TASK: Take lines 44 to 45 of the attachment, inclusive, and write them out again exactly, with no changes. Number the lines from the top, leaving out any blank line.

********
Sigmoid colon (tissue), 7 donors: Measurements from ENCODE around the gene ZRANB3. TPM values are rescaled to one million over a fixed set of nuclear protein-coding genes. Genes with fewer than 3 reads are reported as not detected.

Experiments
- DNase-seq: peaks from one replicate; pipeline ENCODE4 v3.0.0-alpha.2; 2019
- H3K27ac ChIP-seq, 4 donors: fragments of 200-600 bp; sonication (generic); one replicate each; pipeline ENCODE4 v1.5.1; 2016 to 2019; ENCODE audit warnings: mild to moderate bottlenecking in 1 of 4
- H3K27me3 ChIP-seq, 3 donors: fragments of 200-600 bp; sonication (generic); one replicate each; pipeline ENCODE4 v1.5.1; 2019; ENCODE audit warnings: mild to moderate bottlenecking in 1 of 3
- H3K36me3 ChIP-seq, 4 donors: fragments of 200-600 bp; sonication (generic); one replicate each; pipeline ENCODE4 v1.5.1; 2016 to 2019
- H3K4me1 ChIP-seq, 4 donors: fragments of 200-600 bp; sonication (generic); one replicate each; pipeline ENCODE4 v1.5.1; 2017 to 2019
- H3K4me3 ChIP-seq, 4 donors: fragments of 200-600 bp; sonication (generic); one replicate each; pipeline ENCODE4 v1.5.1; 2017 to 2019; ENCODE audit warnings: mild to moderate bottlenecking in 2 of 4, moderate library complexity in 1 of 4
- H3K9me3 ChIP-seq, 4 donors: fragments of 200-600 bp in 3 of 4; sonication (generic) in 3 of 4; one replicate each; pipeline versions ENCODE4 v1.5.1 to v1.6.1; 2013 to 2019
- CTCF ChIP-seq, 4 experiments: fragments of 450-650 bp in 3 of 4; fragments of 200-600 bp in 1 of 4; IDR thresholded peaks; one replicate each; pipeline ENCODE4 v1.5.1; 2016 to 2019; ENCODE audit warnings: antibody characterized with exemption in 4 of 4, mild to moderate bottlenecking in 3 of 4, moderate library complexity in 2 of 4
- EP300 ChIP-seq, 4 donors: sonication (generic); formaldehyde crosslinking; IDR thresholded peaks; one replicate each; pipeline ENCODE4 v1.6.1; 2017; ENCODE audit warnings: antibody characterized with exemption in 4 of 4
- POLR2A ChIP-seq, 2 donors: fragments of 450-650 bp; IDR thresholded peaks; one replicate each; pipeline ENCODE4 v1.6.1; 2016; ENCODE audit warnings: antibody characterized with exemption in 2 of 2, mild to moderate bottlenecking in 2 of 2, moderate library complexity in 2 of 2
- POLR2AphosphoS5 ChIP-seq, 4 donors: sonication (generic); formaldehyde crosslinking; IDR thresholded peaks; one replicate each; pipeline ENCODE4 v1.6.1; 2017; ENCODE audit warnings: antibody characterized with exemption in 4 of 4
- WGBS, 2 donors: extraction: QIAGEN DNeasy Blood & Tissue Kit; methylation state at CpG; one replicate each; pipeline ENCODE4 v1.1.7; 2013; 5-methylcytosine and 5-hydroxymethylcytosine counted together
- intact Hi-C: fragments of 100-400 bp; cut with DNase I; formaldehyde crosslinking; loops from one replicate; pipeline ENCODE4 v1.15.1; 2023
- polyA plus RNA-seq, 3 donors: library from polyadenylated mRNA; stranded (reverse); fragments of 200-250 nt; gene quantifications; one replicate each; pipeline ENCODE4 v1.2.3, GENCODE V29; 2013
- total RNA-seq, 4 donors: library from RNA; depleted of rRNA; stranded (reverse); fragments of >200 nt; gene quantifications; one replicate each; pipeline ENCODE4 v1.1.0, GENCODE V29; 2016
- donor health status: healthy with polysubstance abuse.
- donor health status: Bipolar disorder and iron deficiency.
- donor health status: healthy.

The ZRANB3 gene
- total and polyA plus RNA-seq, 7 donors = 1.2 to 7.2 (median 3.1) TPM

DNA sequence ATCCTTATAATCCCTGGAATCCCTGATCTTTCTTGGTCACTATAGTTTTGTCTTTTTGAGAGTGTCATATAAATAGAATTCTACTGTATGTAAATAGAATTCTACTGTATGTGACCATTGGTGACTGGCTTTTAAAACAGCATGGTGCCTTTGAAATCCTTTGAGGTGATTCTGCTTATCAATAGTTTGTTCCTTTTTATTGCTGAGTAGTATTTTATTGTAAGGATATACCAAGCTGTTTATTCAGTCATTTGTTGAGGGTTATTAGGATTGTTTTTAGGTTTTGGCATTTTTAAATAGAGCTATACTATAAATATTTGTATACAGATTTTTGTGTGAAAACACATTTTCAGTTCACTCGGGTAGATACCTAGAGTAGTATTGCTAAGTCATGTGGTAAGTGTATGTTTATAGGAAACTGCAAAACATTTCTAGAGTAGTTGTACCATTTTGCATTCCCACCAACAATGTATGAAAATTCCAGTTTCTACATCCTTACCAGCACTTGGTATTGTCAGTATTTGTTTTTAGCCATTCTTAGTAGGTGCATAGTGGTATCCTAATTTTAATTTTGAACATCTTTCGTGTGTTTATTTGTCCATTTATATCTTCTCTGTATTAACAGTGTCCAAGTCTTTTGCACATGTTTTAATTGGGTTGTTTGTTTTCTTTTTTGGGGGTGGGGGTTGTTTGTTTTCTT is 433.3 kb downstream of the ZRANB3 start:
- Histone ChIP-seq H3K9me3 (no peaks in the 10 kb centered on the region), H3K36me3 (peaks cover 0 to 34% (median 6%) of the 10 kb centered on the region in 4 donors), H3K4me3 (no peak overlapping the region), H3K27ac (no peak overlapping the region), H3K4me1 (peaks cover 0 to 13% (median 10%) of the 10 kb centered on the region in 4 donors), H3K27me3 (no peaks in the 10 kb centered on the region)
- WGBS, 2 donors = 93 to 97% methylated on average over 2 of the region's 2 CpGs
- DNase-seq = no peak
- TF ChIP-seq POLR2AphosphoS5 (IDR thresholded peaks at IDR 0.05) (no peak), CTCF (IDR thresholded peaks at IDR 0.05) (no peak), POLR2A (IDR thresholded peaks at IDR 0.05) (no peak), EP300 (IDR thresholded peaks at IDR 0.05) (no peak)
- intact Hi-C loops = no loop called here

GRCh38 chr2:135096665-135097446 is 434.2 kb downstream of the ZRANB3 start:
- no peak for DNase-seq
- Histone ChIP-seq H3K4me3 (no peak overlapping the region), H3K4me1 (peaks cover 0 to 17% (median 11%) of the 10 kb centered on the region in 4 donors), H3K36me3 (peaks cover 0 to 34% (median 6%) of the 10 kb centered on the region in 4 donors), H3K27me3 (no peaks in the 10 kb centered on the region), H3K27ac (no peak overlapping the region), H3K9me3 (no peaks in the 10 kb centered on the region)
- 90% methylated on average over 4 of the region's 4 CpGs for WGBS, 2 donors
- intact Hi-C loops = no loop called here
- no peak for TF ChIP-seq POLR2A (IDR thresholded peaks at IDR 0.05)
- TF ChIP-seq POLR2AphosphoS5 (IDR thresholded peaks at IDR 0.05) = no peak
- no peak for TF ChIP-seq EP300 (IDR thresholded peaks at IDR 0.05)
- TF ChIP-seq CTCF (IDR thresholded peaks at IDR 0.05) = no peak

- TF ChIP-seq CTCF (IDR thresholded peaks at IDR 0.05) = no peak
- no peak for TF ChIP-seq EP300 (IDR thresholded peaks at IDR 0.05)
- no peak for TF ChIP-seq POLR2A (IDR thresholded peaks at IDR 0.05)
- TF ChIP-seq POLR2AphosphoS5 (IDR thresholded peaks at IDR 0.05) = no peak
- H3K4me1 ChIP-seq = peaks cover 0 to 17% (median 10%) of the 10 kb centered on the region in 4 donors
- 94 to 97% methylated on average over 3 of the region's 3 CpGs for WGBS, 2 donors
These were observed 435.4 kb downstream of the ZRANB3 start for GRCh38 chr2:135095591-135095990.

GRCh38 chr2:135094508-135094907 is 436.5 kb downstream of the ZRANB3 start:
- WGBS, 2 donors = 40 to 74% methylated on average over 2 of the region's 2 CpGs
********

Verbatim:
These were observed 435.4 kb downstream of the ZRANB3 start for GRCh38 chr2:135095591-135095990.

GRCh38 chr2:135094508-135094907 is 436.5 kb downstream of the ZRANB3 start: